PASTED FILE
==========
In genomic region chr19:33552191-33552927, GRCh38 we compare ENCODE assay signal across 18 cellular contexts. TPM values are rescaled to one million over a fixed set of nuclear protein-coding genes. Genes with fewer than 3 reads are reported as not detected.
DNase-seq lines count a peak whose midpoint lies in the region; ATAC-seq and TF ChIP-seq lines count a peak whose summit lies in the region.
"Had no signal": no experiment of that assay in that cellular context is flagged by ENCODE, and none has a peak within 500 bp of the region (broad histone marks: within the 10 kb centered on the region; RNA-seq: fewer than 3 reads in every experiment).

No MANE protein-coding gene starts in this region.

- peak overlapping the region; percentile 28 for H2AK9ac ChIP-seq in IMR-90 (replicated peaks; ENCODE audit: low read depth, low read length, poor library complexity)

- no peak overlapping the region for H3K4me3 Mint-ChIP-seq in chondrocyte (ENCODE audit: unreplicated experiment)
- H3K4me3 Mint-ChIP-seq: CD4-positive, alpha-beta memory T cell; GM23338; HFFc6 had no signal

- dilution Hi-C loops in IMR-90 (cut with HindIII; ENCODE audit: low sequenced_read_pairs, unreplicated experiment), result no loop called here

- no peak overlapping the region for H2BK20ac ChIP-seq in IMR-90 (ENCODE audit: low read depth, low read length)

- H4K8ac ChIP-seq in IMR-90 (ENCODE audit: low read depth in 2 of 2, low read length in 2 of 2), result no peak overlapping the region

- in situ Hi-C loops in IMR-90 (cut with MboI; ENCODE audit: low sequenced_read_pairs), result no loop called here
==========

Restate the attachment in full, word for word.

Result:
In genomic region chr19:33552191-33552927, GRCh38 we compare ENCODE assay signal across 18 cellular contexts. TPM values are rescaled to one million over a fixed set of nuclear protein-coding genes. Genes with fewer than 3 reads are reported as not detected.
DNase-seq lines count a peak whose midpoint lies in the region; ATAC-seq and TF ChIP-seq lines count a peak whose summit lies in the region.
"Had no signal": no experiment of that assay in that cellular context is flagged by ENCODE, and none has a peak within 500 bp of the region (broad histone marks: within the 10 kb centered on the region; RNA-seq: fewer than 3 reads in every experiment).

No MANE protein-coding gene starts in this region.

- peak overlapping the region; percentile 28 for H2AK9ac ChIP-seq in IMR-90 (replicated peaks; ENCODE audit: low read depth, low read length, poor library complexity)

- no peak overlapping the region for H3K4me3 Mint-ChIP-seq in chondrocyte (ENCODE audit: unreplicated experiment)
- H3K4me3 Mint-ChIP-seq: CD4-positive, alpha-beta memory T cell; GM23338; HFFc6 had no signal

- dilution Hi-C loops in IMR-90 (cut with HindIII; ENCODE audit: low sequenced_read_pairs, unreplicated experiment), result no loop called here

- no peak overlapping the region for H2BK20ac ChIP-seq in IMR-90 (ENCODE audit: low read depth, low read length)

- H4K8ac ChIP-seq in IMR-90 (ENCODE audit: low read depth in 2 of 2, low read length in 2 of 2), result no peak overlapping the region

- in situ Hi-C loops in IMR-90 (cut with MboI; ENCODE audit: low sequenced_read_pairs), result no loop called here